It’s also worth noting that if you stop paying your monthly subscription fee, you’ve breached the terms of your license, and can be locked out. Proprietary vendors often dangle a deceptively low base subscription fee to make it appear that their software is more affordable than it actually is.
Some variations on the subscription model can add some additional charges to the base subscription fee, like transaction charges or usage fees. While these may sometime appear trivial, they should be included in your cost analysis.
For instance, if your vendor charges $0.20 per transaction, you may say, so what? But if you are running 1 million transactions per month, you’ll get hit with an extra charge of $200,000 per month.
Proprietary vendors are notorious for presenting a low monthly subscription fee without being completely upfront on other mandatory costs like training, implementation fees, maintenance agreements, upgrade fees, and customization charges. So your monthly cost can quickly balloon, and your TCO gets trashed.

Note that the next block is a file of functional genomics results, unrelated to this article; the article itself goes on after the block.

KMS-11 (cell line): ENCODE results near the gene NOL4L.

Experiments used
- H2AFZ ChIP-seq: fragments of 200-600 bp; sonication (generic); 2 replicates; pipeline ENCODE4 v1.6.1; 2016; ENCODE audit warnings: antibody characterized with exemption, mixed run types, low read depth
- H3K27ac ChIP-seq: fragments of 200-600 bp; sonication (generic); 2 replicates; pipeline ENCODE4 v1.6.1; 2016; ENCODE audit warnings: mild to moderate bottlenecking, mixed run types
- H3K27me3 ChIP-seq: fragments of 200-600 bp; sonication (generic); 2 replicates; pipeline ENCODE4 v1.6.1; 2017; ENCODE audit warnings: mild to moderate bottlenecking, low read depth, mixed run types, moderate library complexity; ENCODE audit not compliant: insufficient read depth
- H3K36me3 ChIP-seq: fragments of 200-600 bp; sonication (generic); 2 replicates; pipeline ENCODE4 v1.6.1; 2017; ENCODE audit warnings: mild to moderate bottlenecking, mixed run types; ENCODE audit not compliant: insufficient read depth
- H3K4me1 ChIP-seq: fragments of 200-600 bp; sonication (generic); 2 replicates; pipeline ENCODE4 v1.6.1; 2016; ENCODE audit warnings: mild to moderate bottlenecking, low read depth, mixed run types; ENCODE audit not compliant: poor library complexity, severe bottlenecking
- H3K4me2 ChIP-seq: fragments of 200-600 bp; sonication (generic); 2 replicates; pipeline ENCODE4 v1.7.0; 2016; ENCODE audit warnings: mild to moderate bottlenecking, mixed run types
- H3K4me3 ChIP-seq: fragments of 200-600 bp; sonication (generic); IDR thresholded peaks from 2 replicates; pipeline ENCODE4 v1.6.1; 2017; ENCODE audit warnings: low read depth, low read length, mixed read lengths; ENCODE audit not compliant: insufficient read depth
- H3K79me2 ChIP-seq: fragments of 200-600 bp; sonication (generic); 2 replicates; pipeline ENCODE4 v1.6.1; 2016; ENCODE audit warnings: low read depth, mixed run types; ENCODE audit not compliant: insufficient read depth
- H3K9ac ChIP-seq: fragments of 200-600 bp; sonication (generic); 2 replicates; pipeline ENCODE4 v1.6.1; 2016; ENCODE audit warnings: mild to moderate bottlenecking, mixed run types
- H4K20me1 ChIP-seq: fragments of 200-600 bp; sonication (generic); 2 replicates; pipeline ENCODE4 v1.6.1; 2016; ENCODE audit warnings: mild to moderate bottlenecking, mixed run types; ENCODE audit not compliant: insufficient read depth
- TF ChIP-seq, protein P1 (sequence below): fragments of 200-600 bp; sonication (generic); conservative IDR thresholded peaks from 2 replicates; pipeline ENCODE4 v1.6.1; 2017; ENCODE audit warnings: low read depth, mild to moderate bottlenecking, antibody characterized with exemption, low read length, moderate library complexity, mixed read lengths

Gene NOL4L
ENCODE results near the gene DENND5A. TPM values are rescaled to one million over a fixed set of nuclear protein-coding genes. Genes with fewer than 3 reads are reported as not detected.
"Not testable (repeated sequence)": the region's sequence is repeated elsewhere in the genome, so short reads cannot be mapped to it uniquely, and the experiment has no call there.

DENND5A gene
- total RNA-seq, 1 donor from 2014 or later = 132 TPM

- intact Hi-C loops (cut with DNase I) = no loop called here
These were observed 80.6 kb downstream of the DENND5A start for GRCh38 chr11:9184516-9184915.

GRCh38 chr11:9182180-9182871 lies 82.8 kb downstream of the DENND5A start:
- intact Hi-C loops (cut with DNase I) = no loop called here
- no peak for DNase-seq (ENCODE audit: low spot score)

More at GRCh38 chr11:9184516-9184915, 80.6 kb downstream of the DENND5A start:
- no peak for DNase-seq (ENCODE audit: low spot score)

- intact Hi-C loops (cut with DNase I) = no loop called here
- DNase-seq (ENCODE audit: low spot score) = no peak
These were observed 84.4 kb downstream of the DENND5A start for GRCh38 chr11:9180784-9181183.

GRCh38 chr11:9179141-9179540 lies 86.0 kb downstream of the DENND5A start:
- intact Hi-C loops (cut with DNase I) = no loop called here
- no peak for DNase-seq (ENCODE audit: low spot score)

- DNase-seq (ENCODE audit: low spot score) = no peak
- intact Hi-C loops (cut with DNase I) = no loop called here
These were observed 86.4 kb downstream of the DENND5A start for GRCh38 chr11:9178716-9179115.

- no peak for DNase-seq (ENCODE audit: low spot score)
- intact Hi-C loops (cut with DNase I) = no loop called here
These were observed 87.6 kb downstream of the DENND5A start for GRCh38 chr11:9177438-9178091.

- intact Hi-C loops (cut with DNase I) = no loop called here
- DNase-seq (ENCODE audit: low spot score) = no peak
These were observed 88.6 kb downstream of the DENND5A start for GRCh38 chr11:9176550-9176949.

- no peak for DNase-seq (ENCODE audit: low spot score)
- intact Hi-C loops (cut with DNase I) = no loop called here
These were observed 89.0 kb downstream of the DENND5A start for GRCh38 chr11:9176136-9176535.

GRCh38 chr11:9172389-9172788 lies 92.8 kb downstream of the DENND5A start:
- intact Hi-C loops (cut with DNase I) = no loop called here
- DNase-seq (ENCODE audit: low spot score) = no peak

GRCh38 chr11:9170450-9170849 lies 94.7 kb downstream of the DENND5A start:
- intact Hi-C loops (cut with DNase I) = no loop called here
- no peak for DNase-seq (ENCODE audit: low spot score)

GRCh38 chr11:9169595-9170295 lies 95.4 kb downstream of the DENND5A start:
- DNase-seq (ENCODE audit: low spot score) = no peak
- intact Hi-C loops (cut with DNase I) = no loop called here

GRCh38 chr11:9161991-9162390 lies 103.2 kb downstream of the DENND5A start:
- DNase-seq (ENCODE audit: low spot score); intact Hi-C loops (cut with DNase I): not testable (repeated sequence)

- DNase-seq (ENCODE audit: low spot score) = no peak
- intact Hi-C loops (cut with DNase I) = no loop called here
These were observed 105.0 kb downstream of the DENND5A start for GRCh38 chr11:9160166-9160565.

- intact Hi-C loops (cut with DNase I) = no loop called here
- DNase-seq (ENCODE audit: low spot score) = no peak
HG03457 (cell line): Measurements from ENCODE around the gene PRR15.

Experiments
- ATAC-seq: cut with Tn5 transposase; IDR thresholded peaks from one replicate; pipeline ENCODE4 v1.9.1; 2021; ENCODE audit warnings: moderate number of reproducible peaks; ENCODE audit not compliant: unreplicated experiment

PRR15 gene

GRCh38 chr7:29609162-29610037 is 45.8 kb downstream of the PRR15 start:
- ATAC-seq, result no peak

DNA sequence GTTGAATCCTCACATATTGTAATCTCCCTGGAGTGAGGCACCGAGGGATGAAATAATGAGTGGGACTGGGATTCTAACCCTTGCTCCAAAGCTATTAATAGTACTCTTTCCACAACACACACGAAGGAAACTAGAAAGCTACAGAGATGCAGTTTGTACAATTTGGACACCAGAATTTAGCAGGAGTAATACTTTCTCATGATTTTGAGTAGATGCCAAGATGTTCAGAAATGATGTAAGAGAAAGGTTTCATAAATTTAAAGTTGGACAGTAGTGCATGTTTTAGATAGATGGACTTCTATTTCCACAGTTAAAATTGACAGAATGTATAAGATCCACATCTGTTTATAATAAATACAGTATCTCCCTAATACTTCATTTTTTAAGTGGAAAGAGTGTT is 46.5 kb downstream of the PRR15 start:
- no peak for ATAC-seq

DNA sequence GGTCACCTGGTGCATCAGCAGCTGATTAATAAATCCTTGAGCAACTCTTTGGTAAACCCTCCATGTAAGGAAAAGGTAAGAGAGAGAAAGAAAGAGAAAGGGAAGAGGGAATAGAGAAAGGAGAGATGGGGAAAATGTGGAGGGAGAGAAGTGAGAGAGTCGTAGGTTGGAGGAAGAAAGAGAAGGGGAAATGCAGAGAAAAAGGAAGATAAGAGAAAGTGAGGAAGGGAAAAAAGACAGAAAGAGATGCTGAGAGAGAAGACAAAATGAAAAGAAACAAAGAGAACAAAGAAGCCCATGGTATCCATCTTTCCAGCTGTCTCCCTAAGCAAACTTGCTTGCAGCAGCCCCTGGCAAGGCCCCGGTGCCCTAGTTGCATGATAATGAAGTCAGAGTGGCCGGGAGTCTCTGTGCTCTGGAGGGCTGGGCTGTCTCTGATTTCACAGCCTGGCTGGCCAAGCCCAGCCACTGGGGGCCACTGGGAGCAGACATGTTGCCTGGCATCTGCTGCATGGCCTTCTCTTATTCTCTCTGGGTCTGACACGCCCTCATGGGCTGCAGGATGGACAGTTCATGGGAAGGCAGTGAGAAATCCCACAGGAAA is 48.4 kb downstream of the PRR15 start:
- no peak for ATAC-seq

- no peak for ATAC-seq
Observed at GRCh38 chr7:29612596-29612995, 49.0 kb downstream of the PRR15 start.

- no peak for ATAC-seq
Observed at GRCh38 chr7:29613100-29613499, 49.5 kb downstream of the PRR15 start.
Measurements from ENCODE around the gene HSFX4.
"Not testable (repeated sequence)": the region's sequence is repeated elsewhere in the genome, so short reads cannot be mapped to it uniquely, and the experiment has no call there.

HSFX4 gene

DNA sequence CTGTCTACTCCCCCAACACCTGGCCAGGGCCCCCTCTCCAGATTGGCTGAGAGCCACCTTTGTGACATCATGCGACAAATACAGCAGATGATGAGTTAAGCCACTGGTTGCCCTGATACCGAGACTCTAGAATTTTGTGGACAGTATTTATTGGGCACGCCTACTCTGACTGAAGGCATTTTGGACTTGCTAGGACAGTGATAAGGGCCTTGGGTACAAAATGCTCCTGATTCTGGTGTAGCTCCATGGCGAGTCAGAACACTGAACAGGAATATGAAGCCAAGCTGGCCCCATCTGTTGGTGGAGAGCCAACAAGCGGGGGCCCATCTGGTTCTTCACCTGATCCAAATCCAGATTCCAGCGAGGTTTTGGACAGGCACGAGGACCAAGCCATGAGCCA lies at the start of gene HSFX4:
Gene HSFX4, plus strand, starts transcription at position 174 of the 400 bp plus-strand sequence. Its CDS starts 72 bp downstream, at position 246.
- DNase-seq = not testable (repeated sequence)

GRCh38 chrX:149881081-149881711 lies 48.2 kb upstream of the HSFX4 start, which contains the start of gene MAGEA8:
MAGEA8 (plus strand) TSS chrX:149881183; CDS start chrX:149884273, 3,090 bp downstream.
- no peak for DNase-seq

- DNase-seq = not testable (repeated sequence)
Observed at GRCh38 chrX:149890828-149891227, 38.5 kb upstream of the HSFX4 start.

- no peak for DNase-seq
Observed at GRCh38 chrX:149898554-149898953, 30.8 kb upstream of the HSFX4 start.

It’s also critical to get a thorough understanding of exactly what modules your base subscription price covers. You may find that you need one or more “optional modules” to actually use the software. It’s a common trick that can increase your total costs dramatically.
The monthly subscription fee is just the start of SaaS license costs. Adding the “optional” modules you need, plus training, support, maintenance, updates, and upgrades, can quickly multiply what you actually pay. And, of course, ongoing costs never go away.
Perception vs. Costs: TCO and ROI are the Key Metrics to Measure
A common mistake when comparing the costs of custom vs. proprietary software is to approach the process too narrowly. For example, focusing solely on the initial development cost of a custom solution vs. the “teaser” monthly subscription fee of a proprietary package, is deceptive.